# How could I translate logic reasoning to the language of mathematics?

• Lingusitics
• Tosh5457
In summary, deductive reasoning is the only type of reasoning that is accepted in mathematics. Statements such as "We can find no nontrivial integer solutions to x^n+y^n=z^n" do not imply that there are no such solutions. It must be proven by deductive reasoning that there aren't any solutions.
Tosh5457

If I want to understand/explain something, I use inductive or deductive reasoning, which are parts of logic. For example, take this inductive reasoning:

Every life form we know of depends on liquid water to exist.
All life depends on liquid water to exist.

How could I translate it to mathematics? And is everything translatable to the language of mathematics?

There is a field of philosophy called symbolic logic, [Edit": although maybe a better term is formal logic] that might fit your needs pretty well. Here's a wiki article about one form:
http://en.wikipedia.org/wiki/First-order_logic" .)

This type of philosophy is the basis of Boolean logic, used in digital [computer] circuits. It can be used to build binary adders; combinational and sequential logic circuits/gates; together those can be used in part to build arithmetic logic units (ALUs). These, together with more logic circuits are what makes computers, cell phones, WiFi routers, Bluetooth devices, Bluray players, etc. You name it.

Although symbolic logic is technically philosophy, mathematical reasoning is itself a philosophy, when you think about it. Both are good at deductive reasoning. Not so with inductive.

Be careful with inductive reasoning. Perhaps every swan you've ever seen is white. You might conclude that all swans are white. That's fine and dandy until you visit the land down under and stumble upon a Black Swan (http://en.wikipedia.org/wiki/Black_Swan" ).

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Mathematics only works with deductive reasoning. Inductive reasoning is not allowed. So your reasoning is not valid in mathematics.

And not all sentences can be translated in mathematics. Mathematics only considers very special sentences: the well-formed formula's.

micromass said:
And not all sentences can be translated in mathematics. Mathematics only considers very special sentences: the well-formed formula's.

What do you mean? Can't every deductive reasoning be translated to mathematics?

So, from wikipedia:
Logic is often divided into two parts, inductive reasoning and deductive reasoning.

Since mathematics only works with deductive reasoning, is logic more general than mathematics?

Tosh5457 said:
What do you mean? Can't every deductive reasoning be translated to mathematics?

Yes, but not in the way you want it. The deductive statement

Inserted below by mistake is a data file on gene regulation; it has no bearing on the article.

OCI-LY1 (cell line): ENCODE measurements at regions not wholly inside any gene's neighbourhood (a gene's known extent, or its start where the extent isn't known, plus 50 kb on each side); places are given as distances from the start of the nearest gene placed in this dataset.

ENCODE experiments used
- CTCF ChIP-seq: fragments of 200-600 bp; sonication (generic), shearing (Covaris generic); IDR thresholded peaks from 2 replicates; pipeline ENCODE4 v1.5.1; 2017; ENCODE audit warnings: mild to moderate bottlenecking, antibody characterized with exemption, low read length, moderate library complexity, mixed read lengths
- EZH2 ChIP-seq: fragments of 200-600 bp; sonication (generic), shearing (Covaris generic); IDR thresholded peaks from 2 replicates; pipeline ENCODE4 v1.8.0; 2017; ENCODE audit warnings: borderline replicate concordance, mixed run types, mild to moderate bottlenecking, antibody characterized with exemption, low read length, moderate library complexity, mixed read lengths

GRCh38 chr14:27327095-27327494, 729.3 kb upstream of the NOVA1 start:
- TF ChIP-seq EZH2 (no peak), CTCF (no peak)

Cats are always black, so my cat is black

can be translated as $P\Rightarrow Q$. But P and Q have no special meaning here. And a statement about cats can not be translated into mathematics. So only the form of the reasoning can be translated into mathematics, not the meaning of the statements.

Since mathematics only works with deductive reasoning, is logic more general than mathematics?

Mathematics deals with mathematical logic, and this only allows deductive reasoning. The logic you're talking about is "philosophical logic" and could allow inductive statements, but this is not mathematics. It's true that philosophical logic is more general than mathematical logic.

Statements such as

"We can find no nontrivial integer solutions to $x^n+y^n=z^n$"​

does not imply that there are no such solutions. It must be proven by deductive reasoning that there aren't any solutions. And this is the only reasoning accepted.

Tosh5457 said:
Every life form we know of depends on liquid water to exist.
All life depends on liquid water to exist.

How could I translate it to mathematics?
Conjecture: All life depends on liquid water to exist.

## What is logic reasoning?

Logic reasoning is a method of using rational thinking to reach conclusions based on given information or premises. It involves using logical rules and principles to determine the validity of an argument or statement.

## Why is it important to translate logic reasoning to mathematics?

Translating logic reasoning to the language of mathematics allows for a more precise and formal representation of logical arguments. It also allows for the use of mathematical tools and techniques to analyze and evaluate these arguments, leading to more accurate and sound conclusions.

## What are the key components of translating logic reasoning to mathematics?

The key components of translating logic reasoning to mathematics are identifying the premises and conclusions of an argument, defining and representing logical operators and relationships using mathematical symbols, and using axioms and rules of inference to construct a mathematical proof.

## What are some challenges in translating logic reasoning to mathematics?

Some challenges in translating logic reasoning to mathematics include abstract concepts that may not have a direct mathematical representation, the need for precise and formal definitions, and the potential for ambiguity or inconsistencies in translating between the two languages.

## How can I improve my ability to translate logic reasoning to mathematics?

Practice and familiarization with both logic and mathematical concepts are key to improving one's ability to translate between the two. It is also helpful to break down arguments into smaller, more manageable parts and to carefully define and represent each component using mathematical notation.

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